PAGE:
The police dusted the room for fingerprints but found nothing. In fact no clue of any sort was uncovered. All Blackstone employees on duty were questioned but nobody admitted to seeing anything out of the ordinary. Afraid that the publicity might hurt attendance for the World’s Fair, the case was given high priority. Sergeant Thomas Alcock, a fifteen year veteran, was put in charge and was assigned a team of five detectives. Three of the men were assigned to the hotel lobby, each taking an eight hour shift with orders to pick up any suspicious characters or known hoodlums who might pass through. The other two detectives were sent to the World’s Fair to mingle with crowds and look for known jewel thieves. Alcock, in the meantime, visited the local pawn shops giving the proprietors both a description of the jewelry and a warning against trying to sell the stuff.
As the days passed, hundreds of local underworld sorts were brought in for questioning but nothing was learned. The Zukors had had the gems insured for $65,000 and, through the Chicago police, the insurance company offered a large reward for the return of the items. Descriptions of the pieces and mention of the reward were circulated throughout the nation. Still nothing happened.
Finally, on June 29, Alcock received a call from a lawyer stating that a man had contacted him regarding the reward for the jewels. It was decided to tap the lawyer’s found in hopes that the man called back. As this was happening, a U.S. Treasury Agent, working on different case, informed Alcock that he overheard a discussion regarding the Zukor jewelry during a tapped phone call with a notorious Chicago fence he was investigating. During the conversation the fence told the caller that the jewelry was too hot and that he should settle with the insurance company. After this, the lawyer received another call but when it was suggested that they meet in person the caller hung up. The caller was James Weinberg who was already under indictment in the case that the Treasury agent was working on.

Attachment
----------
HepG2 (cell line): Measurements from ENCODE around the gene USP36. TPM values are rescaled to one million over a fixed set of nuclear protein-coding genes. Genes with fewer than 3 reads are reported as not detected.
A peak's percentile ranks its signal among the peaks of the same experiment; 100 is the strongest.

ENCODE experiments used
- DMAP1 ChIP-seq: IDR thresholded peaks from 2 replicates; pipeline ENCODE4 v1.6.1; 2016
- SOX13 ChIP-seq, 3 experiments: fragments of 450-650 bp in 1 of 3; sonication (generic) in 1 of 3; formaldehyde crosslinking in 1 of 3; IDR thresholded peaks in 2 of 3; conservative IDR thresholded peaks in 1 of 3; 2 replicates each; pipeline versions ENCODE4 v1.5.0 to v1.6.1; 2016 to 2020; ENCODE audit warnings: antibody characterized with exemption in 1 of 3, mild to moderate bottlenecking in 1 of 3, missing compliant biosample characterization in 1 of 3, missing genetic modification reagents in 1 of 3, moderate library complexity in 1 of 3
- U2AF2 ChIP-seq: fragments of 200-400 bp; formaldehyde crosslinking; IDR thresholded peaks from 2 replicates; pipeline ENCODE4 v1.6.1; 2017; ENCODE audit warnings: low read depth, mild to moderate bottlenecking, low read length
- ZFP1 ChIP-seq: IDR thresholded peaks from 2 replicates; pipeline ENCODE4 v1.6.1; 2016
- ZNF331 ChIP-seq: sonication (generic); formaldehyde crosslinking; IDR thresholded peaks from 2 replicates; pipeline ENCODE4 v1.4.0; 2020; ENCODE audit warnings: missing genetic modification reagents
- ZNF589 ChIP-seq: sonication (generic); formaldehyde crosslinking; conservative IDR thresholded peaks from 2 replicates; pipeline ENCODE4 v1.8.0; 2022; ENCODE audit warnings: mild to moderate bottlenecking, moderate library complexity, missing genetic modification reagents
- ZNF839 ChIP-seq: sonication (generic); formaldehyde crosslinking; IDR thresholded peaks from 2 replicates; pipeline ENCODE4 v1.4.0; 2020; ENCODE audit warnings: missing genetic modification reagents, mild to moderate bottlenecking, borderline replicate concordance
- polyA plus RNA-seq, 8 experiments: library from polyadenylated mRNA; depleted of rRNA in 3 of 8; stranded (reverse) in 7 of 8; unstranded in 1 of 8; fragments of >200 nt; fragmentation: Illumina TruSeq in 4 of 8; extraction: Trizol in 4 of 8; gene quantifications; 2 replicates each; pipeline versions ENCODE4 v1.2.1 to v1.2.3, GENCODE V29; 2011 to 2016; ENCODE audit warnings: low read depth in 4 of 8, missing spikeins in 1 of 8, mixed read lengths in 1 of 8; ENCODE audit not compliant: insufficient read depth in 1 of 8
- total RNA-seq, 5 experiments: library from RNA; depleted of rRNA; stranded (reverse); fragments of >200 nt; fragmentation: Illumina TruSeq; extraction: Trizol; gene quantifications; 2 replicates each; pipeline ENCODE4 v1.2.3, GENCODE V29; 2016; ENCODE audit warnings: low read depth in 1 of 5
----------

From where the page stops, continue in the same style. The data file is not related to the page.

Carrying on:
Detectives began to shadow Weinberg and a tap was placed on his phone. On July 16, two squad cars pulled up in front of Weinberg’s apartment and Alcock lead the raiding party inside. Within a few minutes they retrieved the jewelry. Weinberg, his wife and another couple were arrested. Though his wife actually had a record in St. Louis and Kansas City for hotel burglary, in the end Weinberg was the only one that would go to prison for the theft. He said that two young women left the jewelry in his café and he held it for a few days to see if they would return for it. When they didn’t he tried to claim the reward from the insurance company. No one believed him and he was shipped off to prison. If Weinberg told the truth about how the jewelry was stolen, it never made it to the press.
Detective Alcock, left, inspects Mrs. Zukor's jewelry
Weinberg was released in 1940 and headed back to the Chicago underworld. As was mentioned his career culminated with his being garroted and shoved in a car trunk like a spare tire. Lottie Zukor fared much better. After Weinberg’s trial, she got her jewelry back and continued with her life as the wife of a Hollywood mogul; traveling with her husband both in America and abroad. As a member of over thirty philanthropic organizations, she dedicated a lot of her time to charity work. She died on April 7, 1956 at the age of eighty leaving behind her husband, two kids, five grandchildren and four great-grandchildren.